Shooting victim sues Houston nightclub Tabu, alleges management was ‘negligent’

This lawsuit comes on the heels of multiple recent incidents at Tabu nightclub, including aggravated assault and robberies.


Houston Police Department
Houston Police responded to multiple shootings over the June 10, 2023 weekend.

A second lawsuit has been brought against Tabu nightclub after a shooting on the premises left six people injured earlier this month.

Simeon Harvey, one of the victims, sustained gunshot wounds to the abdomen and leg that left him hospitalized. One of the bullets remains lodged in his spine weeks after the shooting, and Harvey claimed that his injuries have severely impacted his quality of life.

"I loved being active, I loved to run," said Harvey. "There's so many things I took for granted before that I'll never get to do again."

Harvey's legal team is pursuing over $1 million in damages, claiming that both Tabu and the property owners, PHCG Investments, should be held accountable. They alleged that management was negligent to provide the security and training that could have prevented the shooting.

This lawsuit comes on the heels of multiple recent incidents at the nightclub, including aggravated assault and robberies. While a lawsuit filed by the city of Houston temporarily shut the nightclub down, some said that this step should have been taken earlier.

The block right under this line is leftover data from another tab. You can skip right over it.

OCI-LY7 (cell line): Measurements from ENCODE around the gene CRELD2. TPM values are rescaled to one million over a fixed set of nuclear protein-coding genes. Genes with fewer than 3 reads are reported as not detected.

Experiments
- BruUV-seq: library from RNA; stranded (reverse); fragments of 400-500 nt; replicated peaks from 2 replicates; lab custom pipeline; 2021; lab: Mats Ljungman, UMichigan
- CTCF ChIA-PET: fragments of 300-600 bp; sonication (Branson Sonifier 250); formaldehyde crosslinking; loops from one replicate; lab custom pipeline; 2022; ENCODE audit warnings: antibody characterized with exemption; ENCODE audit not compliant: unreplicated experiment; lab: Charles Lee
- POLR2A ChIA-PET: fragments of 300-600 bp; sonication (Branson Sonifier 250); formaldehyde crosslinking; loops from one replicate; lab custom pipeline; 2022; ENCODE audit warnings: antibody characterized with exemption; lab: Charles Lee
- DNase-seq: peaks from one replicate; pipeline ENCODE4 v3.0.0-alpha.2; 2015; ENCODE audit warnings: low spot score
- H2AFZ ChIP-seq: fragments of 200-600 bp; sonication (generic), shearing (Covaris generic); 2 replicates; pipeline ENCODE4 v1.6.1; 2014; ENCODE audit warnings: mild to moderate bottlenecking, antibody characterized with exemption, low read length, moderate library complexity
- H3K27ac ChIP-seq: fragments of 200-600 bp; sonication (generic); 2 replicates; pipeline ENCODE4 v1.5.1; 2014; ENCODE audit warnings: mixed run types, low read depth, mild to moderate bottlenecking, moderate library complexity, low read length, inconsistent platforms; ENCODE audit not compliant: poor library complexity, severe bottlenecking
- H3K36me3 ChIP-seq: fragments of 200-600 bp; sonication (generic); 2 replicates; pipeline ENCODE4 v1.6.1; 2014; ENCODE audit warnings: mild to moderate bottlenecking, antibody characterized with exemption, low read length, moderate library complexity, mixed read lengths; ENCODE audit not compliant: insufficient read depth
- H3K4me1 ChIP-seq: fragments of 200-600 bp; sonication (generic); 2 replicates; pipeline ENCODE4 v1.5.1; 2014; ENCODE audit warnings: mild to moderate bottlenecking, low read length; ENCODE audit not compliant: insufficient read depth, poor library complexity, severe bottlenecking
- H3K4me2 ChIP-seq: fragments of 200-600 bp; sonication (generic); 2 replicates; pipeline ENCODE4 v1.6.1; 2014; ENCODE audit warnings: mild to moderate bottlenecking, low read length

"The city administration has been proactive with handling shootings, but they need to be more proactive," said Muhammad Aziz, a lawyer representing Harvey. "Until the city does something about it, the only recourse these young people have is the civil justice system."

The shooting took place three weeks after the city passed an ordinance that required "Bring Your Own Beverage" establishments like Tabu to undergo safety inspections. This ordinance aimed to decrease the number of violent incidents common to these establishments.

However, the shooting fell within the 30-day grace period, meaning Tabu had not been forced to comply with the new regulations. Even with increased regulations, the city has at times struggled to hold businesses accountable, Council Member Abbie Kamin said during a city council meeting earlier this month.

The lawsuit, if successful, would represent a unique approach to safety enforcement, as Harvey's team are also suing the property owners, PHCG Investments. PHCG, a subsidiary of Pappas group, noted that they were initially unaware of what had happened on the property.

"Our thoughts and prayers are with the families and individuals affected by the incident on June 11th," said company spokesperson Christina Pappas. "We are grateful for the dedication of the work from the Houston Police department on this case."

District J Council Member Edward Pollard has previously suggested pursuing property owners and tenants through Chapter 125 lawsuits. Like Pollard, Harvey said he hopes that holding property owners accountable could prevent future incidents.

"It doesn't make sense for us to go out and have a good time, maybe even a few drinks and feel like we're not safe," said Harvey. "We shouldn't have to worry about being shot over something we had nothing to do with."